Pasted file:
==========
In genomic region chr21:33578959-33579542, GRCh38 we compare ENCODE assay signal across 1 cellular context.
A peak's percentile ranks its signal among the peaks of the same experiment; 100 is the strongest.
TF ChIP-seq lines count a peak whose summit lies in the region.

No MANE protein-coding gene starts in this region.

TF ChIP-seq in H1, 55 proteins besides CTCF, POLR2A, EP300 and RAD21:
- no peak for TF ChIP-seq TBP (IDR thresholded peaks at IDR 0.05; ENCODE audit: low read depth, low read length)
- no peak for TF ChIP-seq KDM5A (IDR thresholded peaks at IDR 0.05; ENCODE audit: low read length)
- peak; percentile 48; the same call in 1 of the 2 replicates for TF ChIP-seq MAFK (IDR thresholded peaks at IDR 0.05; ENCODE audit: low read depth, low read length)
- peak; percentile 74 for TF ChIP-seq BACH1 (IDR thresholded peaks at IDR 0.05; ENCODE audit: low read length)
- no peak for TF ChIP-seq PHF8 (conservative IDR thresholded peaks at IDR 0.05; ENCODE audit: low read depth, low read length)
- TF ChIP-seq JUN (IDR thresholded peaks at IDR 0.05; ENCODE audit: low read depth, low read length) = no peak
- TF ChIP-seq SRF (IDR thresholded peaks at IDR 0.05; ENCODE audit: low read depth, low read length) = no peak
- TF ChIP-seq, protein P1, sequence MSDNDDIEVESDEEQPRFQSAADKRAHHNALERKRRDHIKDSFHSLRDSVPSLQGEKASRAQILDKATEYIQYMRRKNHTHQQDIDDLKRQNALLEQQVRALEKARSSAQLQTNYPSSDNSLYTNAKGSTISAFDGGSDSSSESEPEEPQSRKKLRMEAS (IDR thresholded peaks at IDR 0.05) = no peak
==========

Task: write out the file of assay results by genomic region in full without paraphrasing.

In genomic region chr21:33578959-33579542, GRCh38 we compare ENCODE assay signal across 1 cellular context.
A peak's percentile ranks its signal among the peaks of the same experiment; 100 is the strongest.
TF ChIP-seq lines count a peak whose summit lies in the region.

No MANE protein-coding gene starts in this region.

TF ChIP-seq in H1, 55 proteins besides CTCF, POLR2A, EP300 and RAD21:
- no peak for TF ChIP-seq TBP (IDR thresholded peaks at IDR 0.05; ENCODE audit: low read depth, low read length)
- no peak for TF ChIP-seq KDM5A (IDR thresholded peaks at IDR 0.05; ENCODE audit: low read length)
- peak; percentile 48; the same call in 1 of the 2 replicates for TF ChIP-seq MAFK (IDR thresholded peaks at IDR 0.05; ENCODE audit: low read depth, low read length)
- peak; percentile 74 for TF ChIP-seq BACH1 (IDR thresholded peaks at IDR 0.05; ENCODE audit: low read length)
- no peak for TF ChIP-seq PHF8 (conservative IDR thresholded peaks at IDR 0.05; ENCODE audit: low read depth, low read length)
- TF ChIP-seq JUN (IDR thresholded peaks at IDR 0.05; ENCODE audit: low read depth, low read length) = no peak
- TF ChIP-seq SRF (IDR thresholded peaks at IDR 0.05; ENCODE audit: low read depth, low read length) = no peak
- TF ChIP-seq, protein P1, sequence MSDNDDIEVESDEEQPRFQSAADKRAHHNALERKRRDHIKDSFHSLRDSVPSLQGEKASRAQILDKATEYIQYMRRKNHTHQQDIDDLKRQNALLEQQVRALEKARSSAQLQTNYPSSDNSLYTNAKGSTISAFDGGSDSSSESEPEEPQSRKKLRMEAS (IDR thresholded peaks at IDR 0.05) = no peak